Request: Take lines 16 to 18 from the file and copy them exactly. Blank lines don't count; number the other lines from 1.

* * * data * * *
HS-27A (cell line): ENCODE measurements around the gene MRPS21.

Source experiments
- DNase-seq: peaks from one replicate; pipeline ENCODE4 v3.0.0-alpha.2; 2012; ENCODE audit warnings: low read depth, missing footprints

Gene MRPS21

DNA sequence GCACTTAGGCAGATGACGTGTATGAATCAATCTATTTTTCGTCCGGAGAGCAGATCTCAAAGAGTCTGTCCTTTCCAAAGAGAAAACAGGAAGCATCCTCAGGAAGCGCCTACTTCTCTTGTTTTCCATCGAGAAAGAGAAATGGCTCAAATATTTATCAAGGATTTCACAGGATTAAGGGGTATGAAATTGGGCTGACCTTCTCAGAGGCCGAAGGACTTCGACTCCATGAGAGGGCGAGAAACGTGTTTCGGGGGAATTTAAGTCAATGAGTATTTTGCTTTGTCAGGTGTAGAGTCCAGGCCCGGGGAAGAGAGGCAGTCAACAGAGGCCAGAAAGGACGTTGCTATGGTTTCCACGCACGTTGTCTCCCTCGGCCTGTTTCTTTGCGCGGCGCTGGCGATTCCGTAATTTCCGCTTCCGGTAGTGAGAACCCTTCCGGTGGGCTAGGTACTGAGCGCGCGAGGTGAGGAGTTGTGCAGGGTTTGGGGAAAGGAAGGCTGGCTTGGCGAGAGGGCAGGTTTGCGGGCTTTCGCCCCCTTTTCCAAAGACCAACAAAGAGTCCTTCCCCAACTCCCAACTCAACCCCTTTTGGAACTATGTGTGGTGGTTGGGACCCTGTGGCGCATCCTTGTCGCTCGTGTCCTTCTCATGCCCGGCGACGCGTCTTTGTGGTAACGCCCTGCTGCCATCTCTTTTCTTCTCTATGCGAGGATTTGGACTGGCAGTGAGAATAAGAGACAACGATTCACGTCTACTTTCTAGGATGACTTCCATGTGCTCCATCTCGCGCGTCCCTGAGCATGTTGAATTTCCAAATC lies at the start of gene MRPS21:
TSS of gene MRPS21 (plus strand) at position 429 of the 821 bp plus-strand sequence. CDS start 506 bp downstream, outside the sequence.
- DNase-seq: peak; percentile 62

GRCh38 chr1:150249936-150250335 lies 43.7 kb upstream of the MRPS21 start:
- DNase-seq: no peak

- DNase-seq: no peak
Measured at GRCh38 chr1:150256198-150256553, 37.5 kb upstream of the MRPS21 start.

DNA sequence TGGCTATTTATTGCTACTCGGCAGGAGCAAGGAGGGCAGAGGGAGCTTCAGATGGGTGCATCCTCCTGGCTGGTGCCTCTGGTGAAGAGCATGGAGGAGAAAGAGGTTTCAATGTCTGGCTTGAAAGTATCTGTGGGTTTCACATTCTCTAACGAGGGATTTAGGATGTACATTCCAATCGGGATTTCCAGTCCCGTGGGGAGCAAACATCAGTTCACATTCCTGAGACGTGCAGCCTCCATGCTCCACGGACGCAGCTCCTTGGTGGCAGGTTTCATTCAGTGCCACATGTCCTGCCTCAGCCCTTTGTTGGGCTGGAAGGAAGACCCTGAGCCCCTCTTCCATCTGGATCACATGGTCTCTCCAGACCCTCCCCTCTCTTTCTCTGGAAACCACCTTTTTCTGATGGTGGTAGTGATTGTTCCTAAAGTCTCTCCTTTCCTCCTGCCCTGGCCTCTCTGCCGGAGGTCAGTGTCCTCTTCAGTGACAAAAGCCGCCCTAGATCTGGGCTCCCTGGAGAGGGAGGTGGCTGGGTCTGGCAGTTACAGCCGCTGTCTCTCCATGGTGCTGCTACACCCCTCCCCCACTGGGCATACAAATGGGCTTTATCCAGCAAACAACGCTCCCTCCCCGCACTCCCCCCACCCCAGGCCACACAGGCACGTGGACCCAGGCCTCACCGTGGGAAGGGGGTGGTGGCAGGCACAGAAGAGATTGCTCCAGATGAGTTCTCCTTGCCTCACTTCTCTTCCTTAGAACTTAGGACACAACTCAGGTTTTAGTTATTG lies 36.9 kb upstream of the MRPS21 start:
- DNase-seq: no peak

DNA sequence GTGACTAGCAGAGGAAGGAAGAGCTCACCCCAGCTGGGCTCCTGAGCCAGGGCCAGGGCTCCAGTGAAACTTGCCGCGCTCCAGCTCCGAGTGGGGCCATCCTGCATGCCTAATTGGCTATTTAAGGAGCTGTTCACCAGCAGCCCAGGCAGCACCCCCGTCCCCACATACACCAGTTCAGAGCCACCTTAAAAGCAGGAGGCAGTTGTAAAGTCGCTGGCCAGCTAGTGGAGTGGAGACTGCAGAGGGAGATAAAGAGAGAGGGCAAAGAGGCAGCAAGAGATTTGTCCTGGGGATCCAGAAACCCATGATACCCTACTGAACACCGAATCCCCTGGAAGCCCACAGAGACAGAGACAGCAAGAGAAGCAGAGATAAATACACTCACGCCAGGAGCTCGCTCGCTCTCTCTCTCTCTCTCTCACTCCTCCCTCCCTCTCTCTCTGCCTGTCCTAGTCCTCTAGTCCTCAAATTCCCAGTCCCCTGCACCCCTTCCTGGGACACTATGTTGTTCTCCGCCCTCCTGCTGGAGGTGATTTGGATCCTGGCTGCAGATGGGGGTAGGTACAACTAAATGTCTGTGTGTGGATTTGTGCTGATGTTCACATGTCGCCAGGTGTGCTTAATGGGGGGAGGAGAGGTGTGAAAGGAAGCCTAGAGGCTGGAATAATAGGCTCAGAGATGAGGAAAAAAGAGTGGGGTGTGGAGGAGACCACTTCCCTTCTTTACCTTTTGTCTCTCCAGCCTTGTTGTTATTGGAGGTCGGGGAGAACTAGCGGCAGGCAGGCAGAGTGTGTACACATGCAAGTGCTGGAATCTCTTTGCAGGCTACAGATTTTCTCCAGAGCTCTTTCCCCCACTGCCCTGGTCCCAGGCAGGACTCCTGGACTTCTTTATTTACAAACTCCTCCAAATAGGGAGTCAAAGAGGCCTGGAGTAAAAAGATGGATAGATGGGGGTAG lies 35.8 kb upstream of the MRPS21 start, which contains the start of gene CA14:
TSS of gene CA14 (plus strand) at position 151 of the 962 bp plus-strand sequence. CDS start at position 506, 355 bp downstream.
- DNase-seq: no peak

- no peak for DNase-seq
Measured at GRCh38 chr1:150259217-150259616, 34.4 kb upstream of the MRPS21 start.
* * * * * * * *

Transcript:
- DNase-seq: no peak

- no peak for DNase-seq
Measured at GRCh38 chr1:150259217-150259616, 34.4 kb upstream of the MRPS21 start.